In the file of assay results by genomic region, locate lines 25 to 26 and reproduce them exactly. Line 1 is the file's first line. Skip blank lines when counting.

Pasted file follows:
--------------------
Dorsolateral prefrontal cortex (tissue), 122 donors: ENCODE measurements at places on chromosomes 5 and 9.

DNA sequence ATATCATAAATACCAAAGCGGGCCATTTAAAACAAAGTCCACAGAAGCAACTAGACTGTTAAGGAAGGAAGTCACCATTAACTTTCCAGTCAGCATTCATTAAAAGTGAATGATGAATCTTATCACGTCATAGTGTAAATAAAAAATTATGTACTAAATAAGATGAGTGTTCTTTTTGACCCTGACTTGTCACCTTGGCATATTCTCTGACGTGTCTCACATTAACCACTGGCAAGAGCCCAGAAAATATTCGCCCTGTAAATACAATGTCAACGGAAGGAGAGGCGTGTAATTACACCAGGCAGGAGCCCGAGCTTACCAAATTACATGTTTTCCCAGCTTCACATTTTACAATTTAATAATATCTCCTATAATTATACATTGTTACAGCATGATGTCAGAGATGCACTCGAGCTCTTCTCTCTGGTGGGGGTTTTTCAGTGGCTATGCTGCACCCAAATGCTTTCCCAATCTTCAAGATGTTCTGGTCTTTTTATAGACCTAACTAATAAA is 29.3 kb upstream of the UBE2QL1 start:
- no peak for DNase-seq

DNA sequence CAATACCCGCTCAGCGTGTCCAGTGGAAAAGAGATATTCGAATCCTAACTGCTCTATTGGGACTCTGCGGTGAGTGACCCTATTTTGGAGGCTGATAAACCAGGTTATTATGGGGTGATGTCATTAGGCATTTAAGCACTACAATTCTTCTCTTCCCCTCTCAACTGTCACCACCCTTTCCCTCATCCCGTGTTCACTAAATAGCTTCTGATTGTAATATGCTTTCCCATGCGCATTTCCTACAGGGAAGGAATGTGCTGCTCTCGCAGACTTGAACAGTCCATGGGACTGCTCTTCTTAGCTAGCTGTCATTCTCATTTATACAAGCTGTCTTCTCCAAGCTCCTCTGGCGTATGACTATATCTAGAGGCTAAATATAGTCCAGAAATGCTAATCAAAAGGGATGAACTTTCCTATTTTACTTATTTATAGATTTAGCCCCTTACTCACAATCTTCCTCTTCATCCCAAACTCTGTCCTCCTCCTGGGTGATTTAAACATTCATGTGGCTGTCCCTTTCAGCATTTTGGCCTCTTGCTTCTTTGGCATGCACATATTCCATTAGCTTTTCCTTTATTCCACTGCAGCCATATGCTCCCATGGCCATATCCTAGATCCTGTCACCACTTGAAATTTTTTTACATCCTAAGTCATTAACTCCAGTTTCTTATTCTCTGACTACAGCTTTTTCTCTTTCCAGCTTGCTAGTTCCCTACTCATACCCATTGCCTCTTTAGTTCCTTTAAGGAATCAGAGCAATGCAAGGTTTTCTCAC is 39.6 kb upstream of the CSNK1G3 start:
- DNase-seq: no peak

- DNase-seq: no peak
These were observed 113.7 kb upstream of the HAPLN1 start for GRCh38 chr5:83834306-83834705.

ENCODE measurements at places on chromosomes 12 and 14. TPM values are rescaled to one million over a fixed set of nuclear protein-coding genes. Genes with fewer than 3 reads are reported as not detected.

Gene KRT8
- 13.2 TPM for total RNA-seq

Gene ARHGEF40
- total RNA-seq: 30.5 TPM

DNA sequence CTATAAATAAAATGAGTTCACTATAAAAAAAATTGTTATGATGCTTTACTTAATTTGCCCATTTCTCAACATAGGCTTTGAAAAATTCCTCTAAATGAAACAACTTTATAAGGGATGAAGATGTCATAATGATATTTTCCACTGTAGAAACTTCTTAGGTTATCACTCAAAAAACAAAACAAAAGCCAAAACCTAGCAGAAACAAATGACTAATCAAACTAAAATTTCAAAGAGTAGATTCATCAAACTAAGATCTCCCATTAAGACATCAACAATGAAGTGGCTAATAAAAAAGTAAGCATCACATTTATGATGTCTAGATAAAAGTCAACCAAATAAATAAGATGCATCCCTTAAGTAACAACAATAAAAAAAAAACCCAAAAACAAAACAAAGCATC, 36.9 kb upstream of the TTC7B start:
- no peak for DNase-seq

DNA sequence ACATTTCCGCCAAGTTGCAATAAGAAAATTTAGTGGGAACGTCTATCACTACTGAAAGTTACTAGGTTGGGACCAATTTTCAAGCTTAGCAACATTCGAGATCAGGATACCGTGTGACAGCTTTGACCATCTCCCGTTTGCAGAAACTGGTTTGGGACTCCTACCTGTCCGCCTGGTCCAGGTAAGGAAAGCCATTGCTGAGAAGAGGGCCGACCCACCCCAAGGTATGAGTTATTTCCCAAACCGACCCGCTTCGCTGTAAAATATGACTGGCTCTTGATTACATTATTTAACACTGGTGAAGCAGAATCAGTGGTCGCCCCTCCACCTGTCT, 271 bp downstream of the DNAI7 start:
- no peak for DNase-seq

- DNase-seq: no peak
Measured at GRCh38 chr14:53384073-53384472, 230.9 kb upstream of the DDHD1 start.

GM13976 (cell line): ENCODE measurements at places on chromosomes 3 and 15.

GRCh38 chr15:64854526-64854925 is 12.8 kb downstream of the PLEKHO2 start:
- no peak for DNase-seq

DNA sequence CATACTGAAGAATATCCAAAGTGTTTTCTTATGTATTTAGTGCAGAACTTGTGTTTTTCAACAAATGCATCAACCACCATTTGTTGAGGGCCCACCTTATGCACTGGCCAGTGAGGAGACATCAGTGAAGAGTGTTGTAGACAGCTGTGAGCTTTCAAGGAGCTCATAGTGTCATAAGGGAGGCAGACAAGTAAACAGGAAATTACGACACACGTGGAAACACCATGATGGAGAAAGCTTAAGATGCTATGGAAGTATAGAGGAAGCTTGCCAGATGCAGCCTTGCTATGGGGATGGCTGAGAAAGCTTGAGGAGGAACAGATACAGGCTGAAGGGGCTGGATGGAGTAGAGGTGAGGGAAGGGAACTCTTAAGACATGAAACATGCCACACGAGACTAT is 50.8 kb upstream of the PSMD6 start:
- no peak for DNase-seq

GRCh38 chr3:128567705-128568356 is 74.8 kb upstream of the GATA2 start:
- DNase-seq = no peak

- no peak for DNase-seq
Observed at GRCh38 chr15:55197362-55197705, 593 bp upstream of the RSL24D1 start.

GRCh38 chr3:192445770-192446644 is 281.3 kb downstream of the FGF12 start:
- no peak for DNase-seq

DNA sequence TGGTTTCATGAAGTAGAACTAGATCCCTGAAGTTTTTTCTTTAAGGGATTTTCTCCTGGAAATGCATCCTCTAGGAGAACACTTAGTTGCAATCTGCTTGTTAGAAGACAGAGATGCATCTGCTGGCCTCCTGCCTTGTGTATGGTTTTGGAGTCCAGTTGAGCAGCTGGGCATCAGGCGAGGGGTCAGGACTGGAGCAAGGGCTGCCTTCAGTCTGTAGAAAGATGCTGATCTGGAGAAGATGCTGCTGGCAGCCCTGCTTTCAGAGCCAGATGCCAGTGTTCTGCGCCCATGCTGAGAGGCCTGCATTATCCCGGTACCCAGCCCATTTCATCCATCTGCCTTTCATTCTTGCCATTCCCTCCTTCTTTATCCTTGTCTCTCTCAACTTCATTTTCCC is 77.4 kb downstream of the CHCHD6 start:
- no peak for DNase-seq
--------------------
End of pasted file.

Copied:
- DNase-seq = no peak

- no peak for DNase-seq